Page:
Sunday, November 11, 2007

Sibelius in Color

My son's youth orchestra just performed Sibelius' First Symphony and blew everyone in the audience away. Here is a description of the piece by Robert Bagar, quoted in the program notes, that sums up what I heard:
"...The young composer pours great melodies into his work, melodies that sing with the exultant joy, melodies that rise and fall with tremendous intensity, and also melodies that are nostalgic and mellow and suffused with a tender pathos. There are grace and lightness in the music as it comes rushing to the creator's pen. There are also wild, barbaric shouts, outbursts of tremendous passion, raging unbridled utterances that hurl themselves forward like the roar of giants winds."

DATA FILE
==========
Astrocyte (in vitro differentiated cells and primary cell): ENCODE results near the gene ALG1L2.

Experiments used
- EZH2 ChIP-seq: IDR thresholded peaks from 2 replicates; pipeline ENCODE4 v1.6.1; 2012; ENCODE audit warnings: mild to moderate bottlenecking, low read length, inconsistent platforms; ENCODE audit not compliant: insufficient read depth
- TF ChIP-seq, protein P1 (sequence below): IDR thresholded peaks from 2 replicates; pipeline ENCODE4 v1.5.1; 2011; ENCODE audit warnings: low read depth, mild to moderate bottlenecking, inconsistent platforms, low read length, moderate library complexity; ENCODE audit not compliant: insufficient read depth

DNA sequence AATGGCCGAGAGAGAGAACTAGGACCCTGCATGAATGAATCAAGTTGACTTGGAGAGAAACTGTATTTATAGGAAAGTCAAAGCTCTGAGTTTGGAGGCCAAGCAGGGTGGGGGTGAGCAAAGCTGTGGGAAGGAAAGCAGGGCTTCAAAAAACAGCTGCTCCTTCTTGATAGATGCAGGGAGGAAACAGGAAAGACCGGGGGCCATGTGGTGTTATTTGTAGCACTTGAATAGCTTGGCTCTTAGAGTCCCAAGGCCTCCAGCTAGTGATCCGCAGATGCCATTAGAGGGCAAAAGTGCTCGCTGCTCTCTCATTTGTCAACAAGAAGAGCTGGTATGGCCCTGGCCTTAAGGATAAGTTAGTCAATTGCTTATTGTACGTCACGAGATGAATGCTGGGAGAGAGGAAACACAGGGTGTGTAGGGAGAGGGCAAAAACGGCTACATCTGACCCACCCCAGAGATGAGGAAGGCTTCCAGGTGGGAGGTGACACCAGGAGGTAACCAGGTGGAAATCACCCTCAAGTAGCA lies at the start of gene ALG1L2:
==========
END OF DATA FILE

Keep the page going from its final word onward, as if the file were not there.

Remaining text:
Sibelius was one of the rare people who sees musical notes as colors (synesthesia). Experiencing this rich, complex piece just as sound was quite enough for me. I think it must have been hallucinogenic--maybe even frightening--to "see" it as well.
After the concert, my son reflected that a lot of the music we hear today Sibelius would find pretty strange. I said, "Don't you think he'd be pretty amazed that his music is still being performed all over the world in lots of different places by lots of different kinds of people?"
"No," he answered. "Composers are pretty vain."
Maybe he's right. Maybe one has to be to write music like that.

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